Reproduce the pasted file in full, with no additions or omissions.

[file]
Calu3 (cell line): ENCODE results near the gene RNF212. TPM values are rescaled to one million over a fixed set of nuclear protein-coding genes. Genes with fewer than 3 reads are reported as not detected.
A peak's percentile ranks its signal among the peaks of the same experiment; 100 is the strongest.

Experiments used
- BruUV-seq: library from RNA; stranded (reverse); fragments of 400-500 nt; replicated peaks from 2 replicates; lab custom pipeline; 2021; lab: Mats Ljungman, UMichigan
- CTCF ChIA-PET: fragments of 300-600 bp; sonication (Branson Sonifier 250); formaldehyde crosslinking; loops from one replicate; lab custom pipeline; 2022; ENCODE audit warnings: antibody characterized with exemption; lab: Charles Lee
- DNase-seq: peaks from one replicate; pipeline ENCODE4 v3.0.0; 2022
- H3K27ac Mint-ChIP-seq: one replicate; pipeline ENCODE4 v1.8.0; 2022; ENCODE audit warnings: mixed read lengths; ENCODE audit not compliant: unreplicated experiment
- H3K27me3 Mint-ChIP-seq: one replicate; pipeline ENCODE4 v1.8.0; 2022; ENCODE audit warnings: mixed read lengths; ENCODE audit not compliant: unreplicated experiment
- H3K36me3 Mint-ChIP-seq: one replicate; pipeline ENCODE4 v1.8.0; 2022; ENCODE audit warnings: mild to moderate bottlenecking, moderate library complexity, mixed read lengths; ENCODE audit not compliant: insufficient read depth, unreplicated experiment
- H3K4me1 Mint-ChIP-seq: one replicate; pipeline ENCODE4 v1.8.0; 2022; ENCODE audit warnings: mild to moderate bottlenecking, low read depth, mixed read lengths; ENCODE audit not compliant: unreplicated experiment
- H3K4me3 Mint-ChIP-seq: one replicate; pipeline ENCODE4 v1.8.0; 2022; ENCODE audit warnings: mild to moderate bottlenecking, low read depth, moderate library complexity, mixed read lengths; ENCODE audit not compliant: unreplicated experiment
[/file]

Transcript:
Calu3 (cell line): ENCODE results near the gene RNF212. TPM values are rescaled to one million over a fixed set of nuclear protein-coding genes. Genes with fewer than 3 reads are reported as not detected.
A peak's percentile ranks its signal among the peaks of the same experiment; 100 is the strongest.

Experiments used
- BruUV-seq: library from RNA; stranded (reverse); fragments of 400-500 nt; replicated peaks from 2 replicates; lab custom pipeline; 2021; lab: Mats Ljungman, UMichigan
- CTCF ChIA-PET: fragments of 300-600 bp; sonication (Branson Sonifier 250); formaldehyde crosslinking; loops from one replicate; lab custom pipeline; 2022; ENCODE audit warnings: antibody characterized with exemption; lab: Charles Lee
- DNase-seq: peaks from one replicate; pipeline ENCODE4 v3.0.0; 2022
- H3K27ac Mint-ChIP-seq: one replicate; pipeline ENCODE4 v1.8.0; 2022; ENCODE audit warnings: mixed read lengths; ENCODE audit not compliant: unreplicated experiment
- H3K27me3 Mint-ChIP-seq: one replicate; pipeline ENCODE4 v1.8.0; 2022; ENCODE audit warnings: mixed read lengths; ENCODE audit not compliant: unreplicated experiment
- H3K36me3 Mint-ChIP-seq: one replicate; pipeline ENCODE4 v1.8.0; 2022; ENCODE audit warnings: mild to moderate bottlenecking, moderate library complexity, mixed read lengths; ENCODE audit not compliant: insufficient read depth, unreplicated experiment
- H3K4me1 Mint-ChIP-seq: one replicate; pipeline ENCODE4 v1.8.0; 2022; ENCODE audit warnings: mild to moderate bottlenecking, low read depth, mixed read lengths; ENCODE audit not compliant: unreplicated experiment
- H3K4me3 Mint-ChIP-seq: one replicate; pipeline ENCODE4 v1.8.0; 2022; ENCODE audit warnings: mild to moderate bottlenecking, low read depth, moderate library complexity, mixed read lengths; ENCODE audit not compliant: unreplicated experiment